The Pisco Formation is located on the coast of Peru and has some of the best Cenozoic marine fossils like elasmobranchs (sharks) teleost’s (the most common bony fish today) Turtles , shore birds and whales anywhere on the planet. So these are excellent deposits to find and try and understand the evolution of the White shark, so let’s try and understand the two schools of thought of how these sharks evolved. The first is that “megatoothed” sharks like Megalodon are part of the Lamnidae and that White sharks are close kin. However the second states that megatoothed sharks are in their own family, the Otodontidae within the Lamniformes (the Lamniformes being the apex ocean going predators of the shark world). What this means is that white sharks are not related to the megatoothed sharks at all.

This latter is the favoured view and the one certainly that the ancient anglers support, the issue with the first theory is that as with most shark work it’s based on teeth and sadly workers in the past have thought that the teeth of White sharks were similar to Megalodon, however it seems they did not take things like not knowing where in the mouth the tooth is located or whether the tooth has pedomorphic (features that are juvenile that an adult retains) characteristics.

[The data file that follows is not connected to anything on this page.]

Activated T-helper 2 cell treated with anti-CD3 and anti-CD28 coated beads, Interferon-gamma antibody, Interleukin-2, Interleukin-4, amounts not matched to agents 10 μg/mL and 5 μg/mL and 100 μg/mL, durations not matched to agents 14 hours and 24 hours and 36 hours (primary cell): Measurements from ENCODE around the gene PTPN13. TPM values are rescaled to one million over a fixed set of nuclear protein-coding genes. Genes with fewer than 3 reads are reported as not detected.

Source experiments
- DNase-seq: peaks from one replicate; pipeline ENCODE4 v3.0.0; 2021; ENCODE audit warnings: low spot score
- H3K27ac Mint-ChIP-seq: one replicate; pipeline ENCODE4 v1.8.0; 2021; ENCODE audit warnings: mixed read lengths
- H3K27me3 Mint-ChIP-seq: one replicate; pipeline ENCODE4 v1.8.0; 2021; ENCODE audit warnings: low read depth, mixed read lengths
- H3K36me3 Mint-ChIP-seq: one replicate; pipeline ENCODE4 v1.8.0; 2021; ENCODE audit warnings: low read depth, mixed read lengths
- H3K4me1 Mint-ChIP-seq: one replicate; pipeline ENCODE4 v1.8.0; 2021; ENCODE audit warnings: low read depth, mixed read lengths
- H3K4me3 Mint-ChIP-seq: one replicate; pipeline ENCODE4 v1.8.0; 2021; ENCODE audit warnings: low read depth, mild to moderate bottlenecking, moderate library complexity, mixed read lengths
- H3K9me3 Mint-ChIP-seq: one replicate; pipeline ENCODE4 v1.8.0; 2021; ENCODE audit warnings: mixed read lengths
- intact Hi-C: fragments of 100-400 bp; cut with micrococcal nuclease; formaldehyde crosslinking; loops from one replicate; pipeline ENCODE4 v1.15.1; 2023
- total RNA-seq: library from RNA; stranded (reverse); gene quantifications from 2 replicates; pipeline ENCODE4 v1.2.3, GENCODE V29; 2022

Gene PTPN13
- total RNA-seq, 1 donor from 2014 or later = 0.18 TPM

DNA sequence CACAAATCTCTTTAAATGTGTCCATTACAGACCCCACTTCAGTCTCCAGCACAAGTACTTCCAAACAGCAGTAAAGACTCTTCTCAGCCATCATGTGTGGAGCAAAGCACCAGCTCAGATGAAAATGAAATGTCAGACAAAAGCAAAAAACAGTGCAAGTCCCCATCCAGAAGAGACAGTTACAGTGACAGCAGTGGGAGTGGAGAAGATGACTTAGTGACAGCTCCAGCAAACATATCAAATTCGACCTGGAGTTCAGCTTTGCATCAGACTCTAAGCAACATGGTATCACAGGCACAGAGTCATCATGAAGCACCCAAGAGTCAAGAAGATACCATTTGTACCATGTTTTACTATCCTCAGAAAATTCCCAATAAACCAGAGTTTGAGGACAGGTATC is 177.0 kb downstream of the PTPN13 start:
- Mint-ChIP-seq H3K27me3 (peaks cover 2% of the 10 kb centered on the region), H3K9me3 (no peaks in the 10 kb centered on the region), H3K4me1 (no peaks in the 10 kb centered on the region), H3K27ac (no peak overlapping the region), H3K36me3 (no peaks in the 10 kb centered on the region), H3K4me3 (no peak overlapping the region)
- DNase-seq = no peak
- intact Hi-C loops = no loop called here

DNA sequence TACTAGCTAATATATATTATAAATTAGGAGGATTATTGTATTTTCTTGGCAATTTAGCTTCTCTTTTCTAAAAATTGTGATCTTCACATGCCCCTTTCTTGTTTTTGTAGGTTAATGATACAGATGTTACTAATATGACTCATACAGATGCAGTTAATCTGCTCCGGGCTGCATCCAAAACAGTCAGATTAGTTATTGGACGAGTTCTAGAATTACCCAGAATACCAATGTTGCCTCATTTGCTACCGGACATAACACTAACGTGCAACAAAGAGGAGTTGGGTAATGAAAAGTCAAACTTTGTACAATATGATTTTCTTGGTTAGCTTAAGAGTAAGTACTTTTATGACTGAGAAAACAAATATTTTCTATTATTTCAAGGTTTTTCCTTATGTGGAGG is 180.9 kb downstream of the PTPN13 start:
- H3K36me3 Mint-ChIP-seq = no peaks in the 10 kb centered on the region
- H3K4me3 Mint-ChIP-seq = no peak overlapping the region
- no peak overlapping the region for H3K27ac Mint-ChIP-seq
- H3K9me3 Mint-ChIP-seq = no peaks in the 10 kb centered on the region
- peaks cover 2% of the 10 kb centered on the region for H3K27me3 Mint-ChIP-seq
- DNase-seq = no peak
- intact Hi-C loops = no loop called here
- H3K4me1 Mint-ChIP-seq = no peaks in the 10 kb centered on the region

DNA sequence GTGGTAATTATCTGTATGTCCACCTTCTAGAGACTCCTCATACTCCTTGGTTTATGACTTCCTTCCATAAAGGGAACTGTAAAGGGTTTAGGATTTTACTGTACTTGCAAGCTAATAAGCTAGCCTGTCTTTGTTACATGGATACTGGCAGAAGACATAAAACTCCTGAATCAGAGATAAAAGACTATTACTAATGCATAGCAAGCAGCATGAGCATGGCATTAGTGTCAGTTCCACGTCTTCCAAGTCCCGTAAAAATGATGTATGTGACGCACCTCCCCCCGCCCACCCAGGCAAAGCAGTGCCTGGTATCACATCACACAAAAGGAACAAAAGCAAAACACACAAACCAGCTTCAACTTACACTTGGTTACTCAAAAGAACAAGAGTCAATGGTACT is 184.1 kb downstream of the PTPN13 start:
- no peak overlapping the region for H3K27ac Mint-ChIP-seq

So what does this mean for the overall evolution of the White shark, well think of the White shark as a beefed up Mako shark with broad teeth and when looking at them next to each other you can kind of see the similarities (fig. 4). What about the other sharks mentioned in the paper, well these turn out to be what are known as chrono-species, basically one species arose and replaced the other so in the case of the White shark and this paper it is proposed that the progression is Carcharodon hastalis-hubbelli -carcharias (the White shark).

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Figure 4. (Left)Short fin Mako (Isurus oxyrinchus) (right) White Shark (Carcharodon carcharias)

Reference(s)

EHRET, D. J., MACFADDEN, B. J., JONES, D. S., DEVRIES, T. J., FOSTER, D. A. and SALAS-GISMONDI, R. (2012), Origin of the white shark Carcharodon (Lamniformes: Lamnidae) based on recalibration of the Upper Neogene Pisco Formation of Peru. Palaeontology, 55: 1139–1153. doi: 10.1111/j.1475-4983.2012.01201.x

All images taken from google images

Gone Fishin’ in the Jurassic

Is it really the end of January? Where does the time go?
It is high time I updated you on the Ancient Anglers’ antics. We’ve been fishing, sort of.
A couple of weeks ago on a bright, sunny Sunday, with a very low tide on the way, I picked up Luke (and Steve, of Mesozoic monsters fame) from Southampton station and we headed off to Dorset to visit the Jurassic coast. I’d love to tell you we were there on serious scientific business at the cutting edge of palaeontology, but the truth is we were indulging our love of fossil hunting. The plan was to visit Chapman’s Pool, a remote location about 3 miles East of Kimmeridge Bay.

Figure 1. Chapman's Pool from the cliff top.

Figure 1. Chapman’s Pool from the cliff top.